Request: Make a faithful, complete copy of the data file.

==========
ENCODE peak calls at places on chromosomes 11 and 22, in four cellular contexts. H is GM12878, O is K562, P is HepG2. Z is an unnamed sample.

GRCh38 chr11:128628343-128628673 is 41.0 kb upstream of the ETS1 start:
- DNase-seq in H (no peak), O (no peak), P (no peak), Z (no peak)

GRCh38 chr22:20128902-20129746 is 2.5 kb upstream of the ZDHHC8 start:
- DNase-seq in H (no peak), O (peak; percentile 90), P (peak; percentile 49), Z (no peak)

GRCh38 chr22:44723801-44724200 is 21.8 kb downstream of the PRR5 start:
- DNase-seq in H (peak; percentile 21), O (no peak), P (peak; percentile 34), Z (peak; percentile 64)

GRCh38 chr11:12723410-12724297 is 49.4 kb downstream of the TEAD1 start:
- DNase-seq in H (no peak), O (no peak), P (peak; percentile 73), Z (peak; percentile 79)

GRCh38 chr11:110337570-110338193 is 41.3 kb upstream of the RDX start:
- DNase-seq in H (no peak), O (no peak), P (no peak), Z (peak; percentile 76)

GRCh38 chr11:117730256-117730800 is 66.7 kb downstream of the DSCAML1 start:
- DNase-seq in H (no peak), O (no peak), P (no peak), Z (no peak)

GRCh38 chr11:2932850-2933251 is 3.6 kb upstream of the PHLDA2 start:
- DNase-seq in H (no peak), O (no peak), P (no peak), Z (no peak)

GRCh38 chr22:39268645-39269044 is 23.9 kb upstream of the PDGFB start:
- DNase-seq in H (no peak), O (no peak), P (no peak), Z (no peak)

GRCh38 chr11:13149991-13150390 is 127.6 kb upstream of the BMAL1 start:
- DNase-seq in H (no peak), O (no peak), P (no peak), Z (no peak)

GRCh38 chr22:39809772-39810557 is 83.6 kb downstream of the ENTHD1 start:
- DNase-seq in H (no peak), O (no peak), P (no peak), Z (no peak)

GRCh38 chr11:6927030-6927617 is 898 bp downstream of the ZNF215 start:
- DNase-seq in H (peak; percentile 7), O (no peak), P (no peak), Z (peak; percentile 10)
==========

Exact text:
ENCODE peak calls at places on chromosomes 11 and 22, in four cellular contexts. H is GM12878, O is K562, P is HepG2. Z is an unnamed sample.

GRCh38 chr11:128628343-128628673 is 41.0 kb upstream of the ETS1 start:
- DNase-seq in H (no peak), O (no peak), P (no peak), Z (no peak)

GRCh38 chr22:20128902-20129746 is 2.5 kb upstream of the ZDHHC8 start:
- DNase-seq in H (no peak), O (peak; percentile 90), P (peak; percentile 49), Z (no peak)

GRCh38 chr22:44723801-44724200 is 21.8 kb downstream of the PRR5 start:
- DNase-seq in H (peak; percentile 21), O (no peak), P (peak; percentile 34), Z (peak; percentile 64)

GRCh38 chr11:12723410-12724297 is 49.4 kb downstream of the TEAD1 start:
- DNase-seq in H (no peak), O (no peak), P (peak; percentile 73), Z (peak; percentile 79)

GRCh38 chr11:110337570-110338193 is 41.3 kb upstream of the RDX start:
- DNase-seq in H (no peak), O (no peak), P (no peak), Z (peak; percentile 76)

GRCh38 chr11:117730256-117730800 is 66.7 kb downstream of the DSCAML1 start:
- DNase-seq in H (no peak), O (no peak), P (no peak), Z (no peak)

GRCh38 chr11:2932850-2933251 is 3.6 kb upstream of the PHLDA2 start:
- DNase-seq in H (no peak), O (no peak), P (no peak), Z (no peak)

GRCh38 chr22:39268645-39269044 is 23.9 kb upstream of the PDGFB start:
- DNase-seq in H (no peak), O (no peak), P (no peak), Z (no peak)

GRCh38 chr11:13149991-13150390 is 127.6 kb upstream of the BMAL1 start:
- DNase-seq in H (no peak), O (no peak), P (no peak), Z (no peak)

GRCh38 chr22:39809772-39810557 is 83.6 kb downstream of the ENTHD1 start:
- DNase-seq in H (no peak), O (no peak), P (no peak), Z (no peak)

GRCh38 chr11:6927030-6927617 is 898 bp downstream of the ZNF215 start:
- DNase-seq in H (peak; percentile 7), O (no peak), P (no peak), Z (peak; percentile 10)